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Salesmen Joe Biden and Paul Ryan take different approaches in vice presidential debate

Republican vice-presidential candidate, Rep. Paul Ryan, R-Wis., right,

Republican vice-presidential candidate, Rep. Paul Ryan, R-Wis., right, greets Vice President Joe Biden at the beginning of the vice-presidential debate at Centre College in Danville, Ky. (Oct. 11, 2012) Credit: AP

Imagine the top sales representatives for competing companies vying to mass-market their rival products side-by-side during the same TV time slot.

The younger man pushes a newer brand -- "Romney Ryan" -- that he says will perform better, and keep you safe and out of hock. The older man, who wants you to stick with his "Obama-Biden" label, not only tells customers they're getting great value, but suggests the other guy offers an old lemon in a new package.

The equivalent of the soft sell in yesterday's vice-presidential debate meant projecting moderation and sanity, something Mitt Romney strived for in the opening contest Oct. 3. The equivalent of the hard sell meant warning of hazards and heartbreak for those who choose the other supplier.

Vice President Joe Biden, 69, readily took on the attack mode, the hard sell. "Not a single thing" Rep. Paul Ryan (R-Wis.) said "is accurate," the vice president said. "With all due respect, that's a bunch of malarkey." Showing an incredulous squint, he called Ryan remarks "incredible" at one point and attacked "all this bluster" and "all this loose talk" from the other side on military and foreign matters.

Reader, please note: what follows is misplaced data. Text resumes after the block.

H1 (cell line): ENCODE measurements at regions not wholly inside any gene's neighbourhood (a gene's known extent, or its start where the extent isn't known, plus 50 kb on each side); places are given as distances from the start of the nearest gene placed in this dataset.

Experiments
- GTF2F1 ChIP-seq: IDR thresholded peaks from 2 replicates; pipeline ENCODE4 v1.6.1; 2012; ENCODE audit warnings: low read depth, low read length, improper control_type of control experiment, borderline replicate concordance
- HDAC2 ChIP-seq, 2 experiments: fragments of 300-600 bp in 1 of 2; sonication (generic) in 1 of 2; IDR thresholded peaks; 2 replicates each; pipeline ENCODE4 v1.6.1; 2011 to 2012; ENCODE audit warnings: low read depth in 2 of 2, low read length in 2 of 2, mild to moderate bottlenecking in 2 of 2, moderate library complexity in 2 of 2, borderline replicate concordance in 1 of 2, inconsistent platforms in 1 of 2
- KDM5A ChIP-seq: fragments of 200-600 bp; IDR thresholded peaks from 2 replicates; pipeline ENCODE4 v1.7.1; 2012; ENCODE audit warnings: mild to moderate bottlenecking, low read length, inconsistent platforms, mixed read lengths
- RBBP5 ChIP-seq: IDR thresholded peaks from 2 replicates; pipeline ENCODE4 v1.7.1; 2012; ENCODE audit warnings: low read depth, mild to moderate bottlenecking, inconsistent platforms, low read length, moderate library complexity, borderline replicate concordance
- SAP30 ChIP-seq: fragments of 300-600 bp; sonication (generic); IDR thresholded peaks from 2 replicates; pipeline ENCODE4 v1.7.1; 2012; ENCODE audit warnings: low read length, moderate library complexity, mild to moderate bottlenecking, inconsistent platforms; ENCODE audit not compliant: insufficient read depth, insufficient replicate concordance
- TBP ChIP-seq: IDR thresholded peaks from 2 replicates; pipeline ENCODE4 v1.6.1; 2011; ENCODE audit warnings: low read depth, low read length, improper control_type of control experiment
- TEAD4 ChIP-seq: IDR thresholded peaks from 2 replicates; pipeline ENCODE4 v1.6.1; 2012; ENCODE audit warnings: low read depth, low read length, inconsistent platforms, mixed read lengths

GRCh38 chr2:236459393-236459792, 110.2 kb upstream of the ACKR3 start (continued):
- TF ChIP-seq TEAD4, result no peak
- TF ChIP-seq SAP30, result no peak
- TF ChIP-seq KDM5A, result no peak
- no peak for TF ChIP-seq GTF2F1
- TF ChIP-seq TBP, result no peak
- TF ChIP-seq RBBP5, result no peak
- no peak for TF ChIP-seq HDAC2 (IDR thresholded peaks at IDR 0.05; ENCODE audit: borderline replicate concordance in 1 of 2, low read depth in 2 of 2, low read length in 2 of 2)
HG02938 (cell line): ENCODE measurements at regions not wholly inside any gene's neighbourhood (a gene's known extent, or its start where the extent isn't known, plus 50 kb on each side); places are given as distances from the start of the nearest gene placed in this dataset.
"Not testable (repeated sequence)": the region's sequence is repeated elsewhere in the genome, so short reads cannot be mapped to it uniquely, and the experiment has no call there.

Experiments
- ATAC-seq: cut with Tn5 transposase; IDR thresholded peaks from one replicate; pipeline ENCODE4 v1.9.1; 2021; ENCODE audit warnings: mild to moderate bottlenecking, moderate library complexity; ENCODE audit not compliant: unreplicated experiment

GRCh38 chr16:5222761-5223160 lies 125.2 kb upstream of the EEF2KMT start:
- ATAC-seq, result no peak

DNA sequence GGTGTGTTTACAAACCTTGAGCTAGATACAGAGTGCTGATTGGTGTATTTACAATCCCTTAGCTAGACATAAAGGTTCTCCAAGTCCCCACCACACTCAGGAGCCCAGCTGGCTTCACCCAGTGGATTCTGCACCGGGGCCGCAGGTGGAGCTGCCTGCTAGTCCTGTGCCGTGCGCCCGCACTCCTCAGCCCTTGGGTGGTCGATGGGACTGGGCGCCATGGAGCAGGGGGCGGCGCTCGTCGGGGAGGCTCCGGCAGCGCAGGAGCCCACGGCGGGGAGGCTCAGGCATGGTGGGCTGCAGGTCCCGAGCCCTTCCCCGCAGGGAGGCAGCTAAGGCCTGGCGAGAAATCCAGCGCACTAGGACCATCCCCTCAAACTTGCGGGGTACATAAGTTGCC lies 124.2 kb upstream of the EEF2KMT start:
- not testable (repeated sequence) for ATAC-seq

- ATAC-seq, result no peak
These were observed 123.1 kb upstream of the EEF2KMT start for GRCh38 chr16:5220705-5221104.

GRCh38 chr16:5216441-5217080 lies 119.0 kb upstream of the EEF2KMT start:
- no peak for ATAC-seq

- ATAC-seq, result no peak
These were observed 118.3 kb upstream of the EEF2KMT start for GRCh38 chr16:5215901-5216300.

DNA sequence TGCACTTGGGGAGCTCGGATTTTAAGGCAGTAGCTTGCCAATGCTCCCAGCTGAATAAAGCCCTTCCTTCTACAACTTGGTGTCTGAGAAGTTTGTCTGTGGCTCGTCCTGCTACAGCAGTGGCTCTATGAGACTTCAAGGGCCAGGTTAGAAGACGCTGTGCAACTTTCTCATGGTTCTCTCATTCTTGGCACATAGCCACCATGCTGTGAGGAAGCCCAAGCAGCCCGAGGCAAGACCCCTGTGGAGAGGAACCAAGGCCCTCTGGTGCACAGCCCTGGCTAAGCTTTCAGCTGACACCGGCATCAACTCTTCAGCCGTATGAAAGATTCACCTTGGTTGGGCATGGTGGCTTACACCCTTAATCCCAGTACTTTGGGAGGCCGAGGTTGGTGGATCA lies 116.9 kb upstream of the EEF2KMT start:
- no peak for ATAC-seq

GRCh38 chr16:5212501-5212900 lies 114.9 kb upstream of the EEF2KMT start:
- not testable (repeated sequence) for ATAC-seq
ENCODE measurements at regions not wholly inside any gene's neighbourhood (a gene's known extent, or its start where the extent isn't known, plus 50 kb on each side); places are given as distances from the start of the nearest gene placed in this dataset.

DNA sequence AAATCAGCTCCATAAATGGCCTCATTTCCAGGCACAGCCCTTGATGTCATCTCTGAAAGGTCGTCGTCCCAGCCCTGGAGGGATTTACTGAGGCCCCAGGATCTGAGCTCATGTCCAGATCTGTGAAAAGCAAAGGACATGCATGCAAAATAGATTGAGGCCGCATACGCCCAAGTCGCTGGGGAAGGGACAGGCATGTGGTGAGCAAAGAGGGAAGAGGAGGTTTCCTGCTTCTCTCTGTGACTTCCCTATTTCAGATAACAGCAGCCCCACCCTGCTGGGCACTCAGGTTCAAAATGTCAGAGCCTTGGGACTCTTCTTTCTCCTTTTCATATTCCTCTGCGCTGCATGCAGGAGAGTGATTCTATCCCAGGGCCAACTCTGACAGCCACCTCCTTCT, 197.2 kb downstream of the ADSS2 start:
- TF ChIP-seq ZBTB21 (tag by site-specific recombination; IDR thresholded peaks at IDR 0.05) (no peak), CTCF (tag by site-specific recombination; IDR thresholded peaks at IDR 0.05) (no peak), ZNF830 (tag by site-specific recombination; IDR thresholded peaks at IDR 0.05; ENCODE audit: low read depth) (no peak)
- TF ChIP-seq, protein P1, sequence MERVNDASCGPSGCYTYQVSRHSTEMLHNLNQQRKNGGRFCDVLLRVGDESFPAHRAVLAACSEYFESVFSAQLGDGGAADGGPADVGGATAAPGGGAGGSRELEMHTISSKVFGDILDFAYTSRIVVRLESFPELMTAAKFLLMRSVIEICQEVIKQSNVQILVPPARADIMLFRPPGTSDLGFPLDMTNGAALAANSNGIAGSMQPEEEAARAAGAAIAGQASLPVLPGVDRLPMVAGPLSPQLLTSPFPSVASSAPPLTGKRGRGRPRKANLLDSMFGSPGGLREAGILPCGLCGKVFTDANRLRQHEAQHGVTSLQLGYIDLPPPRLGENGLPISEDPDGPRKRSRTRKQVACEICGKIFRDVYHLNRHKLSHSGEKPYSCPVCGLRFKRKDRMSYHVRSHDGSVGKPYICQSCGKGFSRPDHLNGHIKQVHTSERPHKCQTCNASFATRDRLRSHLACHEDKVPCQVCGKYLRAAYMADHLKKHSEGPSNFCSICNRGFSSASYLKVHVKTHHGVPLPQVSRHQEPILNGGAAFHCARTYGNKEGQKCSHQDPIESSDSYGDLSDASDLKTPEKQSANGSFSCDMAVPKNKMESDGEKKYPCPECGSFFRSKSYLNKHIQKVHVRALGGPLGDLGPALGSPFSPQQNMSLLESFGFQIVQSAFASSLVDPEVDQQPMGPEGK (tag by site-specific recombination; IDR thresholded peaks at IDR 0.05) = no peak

Seeking to play the House Republicans as fiscal obstructionists, he said, "Just get out of the way. . . . Stop talking about how you care about people. Show me something. Show me policy." And he suggested that his opponents deride America, citing Romney's "47 percent" remarks over which they clashed.

Ryan, 42, struck at his target by portraying the Obama administration as a failed product, declaring that the nation is witnessing "the unraveling" of its foreign policy in recent weeks, with events in Libya and Syria, and with Iran behind increased terrorist attacks. Ryan ticked off what he saw as broken promises from jobs to the federal deficit.

For Ryan, the softer sell meant rebutting Biden's claim that his House proposals would gut Medicare and other government programs for the next generation -- but rather, insisting that his team would help America by sustaining coverage, slimming costs and reducing deficits for common good. He gave his story of family members benefiting from Social Security and other programs.

Ryan also said that under the GOP plan Medicare would be reshaped to help those who need it most and reduce subsidies to the wealthy. He said of fiscal matters, "We want to have big bipartisan agreements."

Aggressive as he was, Biden sought at different times to come across as reassuring and avuncular. "My religion defines who I am," he said when both candidates, raised in the Roman Catholic Church -- a historic first of a kind -- were asked how that relates to their views on abortion rights. He referred to Ryan as "my friend," albeit with a caustic edge. Biden said there would be no danger from the Afghanistan troop withdrawal in 2014.

Soft sell, hard sell: When peddling that product, you push both ways.


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